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Published on 8 August 2011

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SMC recommends Mepact® for osteosarcoma treatment

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The Scottish Medicines Consortium (SMC) today recommended Mepact® for use in children and young adults (aged between two and 30) with high-grade non-metastatic osteosarcoma.

Manufacturers Takeda UK have hailed the success of Mepact® as the first advance in osteosarcoma treatment for 20 years, claiming it reduces the risk of death by almost a third (8% absolute risk reduction p=0.03),

Roger Paul, Chairman of the Bone Cancer Research Trust said:

“This is a fantastic result which means that children and young adults in Scotland have access to this treatment that has been shown to improve long-term survival in a large clinical trial.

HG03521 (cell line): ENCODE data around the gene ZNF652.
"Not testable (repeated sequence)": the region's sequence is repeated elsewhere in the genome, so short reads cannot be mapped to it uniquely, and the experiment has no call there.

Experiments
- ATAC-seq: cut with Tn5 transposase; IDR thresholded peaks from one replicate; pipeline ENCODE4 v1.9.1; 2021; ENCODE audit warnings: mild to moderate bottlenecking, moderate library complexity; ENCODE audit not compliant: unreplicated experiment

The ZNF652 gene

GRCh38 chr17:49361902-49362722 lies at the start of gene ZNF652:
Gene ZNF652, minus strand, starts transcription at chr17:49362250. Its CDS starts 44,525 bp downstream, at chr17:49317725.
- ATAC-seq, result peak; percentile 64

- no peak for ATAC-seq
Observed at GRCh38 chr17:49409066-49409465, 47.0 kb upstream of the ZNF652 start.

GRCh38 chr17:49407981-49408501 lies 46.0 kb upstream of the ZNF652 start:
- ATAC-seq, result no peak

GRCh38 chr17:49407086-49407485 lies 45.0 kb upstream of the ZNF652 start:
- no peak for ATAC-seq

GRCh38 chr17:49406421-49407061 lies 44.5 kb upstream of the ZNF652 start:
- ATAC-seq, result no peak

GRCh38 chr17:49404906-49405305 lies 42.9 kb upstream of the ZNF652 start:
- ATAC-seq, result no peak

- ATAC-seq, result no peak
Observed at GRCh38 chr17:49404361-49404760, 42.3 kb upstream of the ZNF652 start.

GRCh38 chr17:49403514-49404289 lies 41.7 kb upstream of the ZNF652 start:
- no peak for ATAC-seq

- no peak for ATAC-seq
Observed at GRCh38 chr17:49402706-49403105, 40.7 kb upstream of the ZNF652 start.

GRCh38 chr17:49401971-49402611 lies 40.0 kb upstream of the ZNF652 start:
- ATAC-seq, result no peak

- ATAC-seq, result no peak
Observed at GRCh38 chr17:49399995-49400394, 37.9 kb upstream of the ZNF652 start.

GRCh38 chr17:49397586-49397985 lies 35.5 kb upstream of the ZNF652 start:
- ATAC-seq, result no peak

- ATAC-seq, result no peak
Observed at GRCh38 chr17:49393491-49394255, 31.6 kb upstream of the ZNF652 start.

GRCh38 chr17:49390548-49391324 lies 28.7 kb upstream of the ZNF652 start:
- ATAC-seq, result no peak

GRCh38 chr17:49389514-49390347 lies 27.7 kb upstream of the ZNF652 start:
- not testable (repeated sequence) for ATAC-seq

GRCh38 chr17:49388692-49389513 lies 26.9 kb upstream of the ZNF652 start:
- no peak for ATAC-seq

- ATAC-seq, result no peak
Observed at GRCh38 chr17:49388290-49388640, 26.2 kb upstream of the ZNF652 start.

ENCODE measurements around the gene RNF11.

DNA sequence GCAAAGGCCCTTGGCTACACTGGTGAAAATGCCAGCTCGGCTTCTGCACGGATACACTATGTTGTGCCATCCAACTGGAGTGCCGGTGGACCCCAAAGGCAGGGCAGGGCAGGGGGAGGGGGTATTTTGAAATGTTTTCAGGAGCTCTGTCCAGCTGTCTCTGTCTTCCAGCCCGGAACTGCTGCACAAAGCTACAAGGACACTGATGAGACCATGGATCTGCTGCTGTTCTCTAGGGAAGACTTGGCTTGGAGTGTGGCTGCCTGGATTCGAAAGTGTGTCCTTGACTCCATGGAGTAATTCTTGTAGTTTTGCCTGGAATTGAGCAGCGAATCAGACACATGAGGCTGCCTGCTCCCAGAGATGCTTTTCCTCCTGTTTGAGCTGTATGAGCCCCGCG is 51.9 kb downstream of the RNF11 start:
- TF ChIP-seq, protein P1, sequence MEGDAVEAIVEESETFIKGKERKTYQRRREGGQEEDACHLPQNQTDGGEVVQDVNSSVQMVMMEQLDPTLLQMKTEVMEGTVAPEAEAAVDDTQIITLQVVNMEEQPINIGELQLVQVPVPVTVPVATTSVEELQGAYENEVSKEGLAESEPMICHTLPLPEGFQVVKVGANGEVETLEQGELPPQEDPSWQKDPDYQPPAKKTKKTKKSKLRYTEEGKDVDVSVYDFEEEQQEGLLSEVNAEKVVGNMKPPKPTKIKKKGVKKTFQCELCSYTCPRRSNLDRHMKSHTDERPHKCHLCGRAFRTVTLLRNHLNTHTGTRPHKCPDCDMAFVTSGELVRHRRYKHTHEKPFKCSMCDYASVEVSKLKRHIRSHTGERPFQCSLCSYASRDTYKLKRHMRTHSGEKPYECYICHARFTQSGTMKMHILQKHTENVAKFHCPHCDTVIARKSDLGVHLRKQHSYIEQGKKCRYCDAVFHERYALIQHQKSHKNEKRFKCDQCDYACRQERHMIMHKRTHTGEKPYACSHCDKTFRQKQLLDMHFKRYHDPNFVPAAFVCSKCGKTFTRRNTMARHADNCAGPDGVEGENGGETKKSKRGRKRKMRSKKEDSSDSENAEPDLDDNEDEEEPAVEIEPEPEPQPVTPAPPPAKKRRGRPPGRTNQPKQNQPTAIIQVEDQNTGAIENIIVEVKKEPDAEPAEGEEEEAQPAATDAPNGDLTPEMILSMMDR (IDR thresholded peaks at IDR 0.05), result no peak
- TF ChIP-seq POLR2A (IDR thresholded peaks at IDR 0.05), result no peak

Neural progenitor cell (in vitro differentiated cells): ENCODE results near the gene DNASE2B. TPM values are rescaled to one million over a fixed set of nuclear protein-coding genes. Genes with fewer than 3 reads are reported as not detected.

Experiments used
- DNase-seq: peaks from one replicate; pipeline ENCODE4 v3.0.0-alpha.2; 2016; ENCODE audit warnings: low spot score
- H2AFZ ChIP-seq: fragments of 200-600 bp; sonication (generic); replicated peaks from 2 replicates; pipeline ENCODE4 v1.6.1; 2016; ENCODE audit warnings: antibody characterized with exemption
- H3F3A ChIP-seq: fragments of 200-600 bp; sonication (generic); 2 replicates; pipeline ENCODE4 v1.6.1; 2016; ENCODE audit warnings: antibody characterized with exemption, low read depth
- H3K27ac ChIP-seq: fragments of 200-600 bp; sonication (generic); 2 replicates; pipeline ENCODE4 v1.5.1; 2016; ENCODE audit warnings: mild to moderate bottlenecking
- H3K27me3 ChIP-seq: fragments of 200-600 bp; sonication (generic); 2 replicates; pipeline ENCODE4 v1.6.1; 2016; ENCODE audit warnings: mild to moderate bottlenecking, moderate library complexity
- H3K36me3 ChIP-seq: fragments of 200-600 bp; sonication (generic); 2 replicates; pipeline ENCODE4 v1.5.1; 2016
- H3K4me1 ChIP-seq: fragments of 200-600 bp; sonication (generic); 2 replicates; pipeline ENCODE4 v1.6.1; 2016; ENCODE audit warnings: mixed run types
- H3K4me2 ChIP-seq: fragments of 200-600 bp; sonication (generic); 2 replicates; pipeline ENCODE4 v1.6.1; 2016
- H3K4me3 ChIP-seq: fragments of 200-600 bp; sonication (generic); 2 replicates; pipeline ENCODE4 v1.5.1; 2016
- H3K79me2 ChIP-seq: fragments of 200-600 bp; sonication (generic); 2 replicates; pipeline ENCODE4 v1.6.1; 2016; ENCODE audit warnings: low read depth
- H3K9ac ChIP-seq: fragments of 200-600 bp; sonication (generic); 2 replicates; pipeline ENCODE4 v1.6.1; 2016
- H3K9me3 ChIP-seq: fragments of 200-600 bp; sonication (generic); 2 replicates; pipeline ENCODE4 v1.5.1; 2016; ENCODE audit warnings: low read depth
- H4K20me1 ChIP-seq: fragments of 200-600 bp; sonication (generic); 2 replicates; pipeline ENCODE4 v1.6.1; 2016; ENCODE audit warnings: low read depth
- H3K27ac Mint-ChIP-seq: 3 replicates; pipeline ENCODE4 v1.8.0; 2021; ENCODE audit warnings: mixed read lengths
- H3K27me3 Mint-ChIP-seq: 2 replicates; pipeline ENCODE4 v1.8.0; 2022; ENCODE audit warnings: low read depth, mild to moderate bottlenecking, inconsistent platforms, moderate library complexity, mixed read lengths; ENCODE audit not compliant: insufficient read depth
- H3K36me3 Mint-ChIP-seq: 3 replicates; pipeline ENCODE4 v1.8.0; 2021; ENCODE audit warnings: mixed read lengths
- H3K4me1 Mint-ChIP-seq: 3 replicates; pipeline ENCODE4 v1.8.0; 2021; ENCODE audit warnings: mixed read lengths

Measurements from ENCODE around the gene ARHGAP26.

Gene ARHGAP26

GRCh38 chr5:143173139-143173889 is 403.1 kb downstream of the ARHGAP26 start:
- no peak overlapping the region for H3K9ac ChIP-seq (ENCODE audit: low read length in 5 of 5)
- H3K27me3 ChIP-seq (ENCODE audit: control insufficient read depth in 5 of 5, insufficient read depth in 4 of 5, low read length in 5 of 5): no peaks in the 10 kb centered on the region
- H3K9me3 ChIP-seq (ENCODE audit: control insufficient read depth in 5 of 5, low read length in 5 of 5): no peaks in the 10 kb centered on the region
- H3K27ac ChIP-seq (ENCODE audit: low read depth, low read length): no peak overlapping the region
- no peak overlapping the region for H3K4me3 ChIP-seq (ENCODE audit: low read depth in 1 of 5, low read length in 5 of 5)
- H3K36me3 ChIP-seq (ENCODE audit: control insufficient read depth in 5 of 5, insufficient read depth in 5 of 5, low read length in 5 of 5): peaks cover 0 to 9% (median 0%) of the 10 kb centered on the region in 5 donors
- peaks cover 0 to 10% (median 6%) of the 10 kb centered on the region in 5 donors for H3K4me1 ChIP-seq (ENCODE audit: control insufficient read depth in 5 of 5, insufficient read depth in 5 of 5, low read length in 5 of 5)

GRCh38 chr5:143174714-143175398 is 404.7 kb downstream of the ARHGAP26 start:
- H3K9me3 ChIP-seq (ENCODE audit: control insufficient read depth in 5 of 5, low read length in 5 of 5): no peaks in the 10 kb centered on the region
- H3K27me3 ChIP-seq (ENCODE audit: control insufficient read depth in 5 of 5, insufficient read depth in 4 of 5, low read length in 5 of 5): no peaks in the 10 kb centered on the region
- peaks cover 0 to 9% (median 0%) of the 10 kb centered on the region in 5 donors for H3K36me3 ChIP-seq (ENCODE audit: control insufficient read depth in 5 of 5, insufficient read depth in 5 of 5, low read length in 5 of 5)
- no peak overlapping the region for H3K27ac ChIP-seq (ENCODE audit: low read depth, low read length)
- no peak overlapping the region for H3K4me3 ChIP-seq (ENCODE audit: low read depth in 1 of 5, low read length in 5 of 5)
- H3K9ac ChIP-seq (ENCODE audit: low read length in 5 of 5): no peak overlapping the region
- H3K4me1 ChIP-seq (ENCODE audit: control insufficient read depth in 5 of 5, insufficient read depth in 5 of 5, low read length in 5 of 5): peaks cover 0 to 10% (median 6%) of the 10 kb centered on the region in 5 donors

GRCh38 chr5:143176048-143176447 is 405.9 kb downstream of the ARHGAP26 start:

“There is strong support for Mepact® from clinicians, patient groups, patients and their families alike, and the SMC’s recognition of the potential clinical benefits of Mepact® is welcomed.”

Osteosarcoma is a rare and often fatal form of bone cancer, with approximately 150 new cases in the UK every year. The average age of an osteosarcoma patient is 15, although children as young as two-years-old have been diagnosed with the disease.

Typically, it is a highly aggressive disease, which in about a fifth of sufferers spreads to other parts of the body, usually the lungs. For up to a third of newly diagnosed children and young adults, the cancer will return after surgery and standard chemotherapy.

Current standard treatment is chemotherapy given before and after the tumour has been surgically removed. Between a third and a half of all children and young adults receiving this treatment will not survive beyond five years.

Yasuhiro Fukutomi, Managing Director of Takeda UK said: “We have always been committed to ensuring that children and young adults have the same level of access to Mepact® regardless of where they live in the UK, and are grateful to all those who have been involved in this process.

“It has taken everyone’s collaboration to lead us to this successful conclusion for osteosarcoma patients in Scotland today.”

Scottish Medicines Consortium



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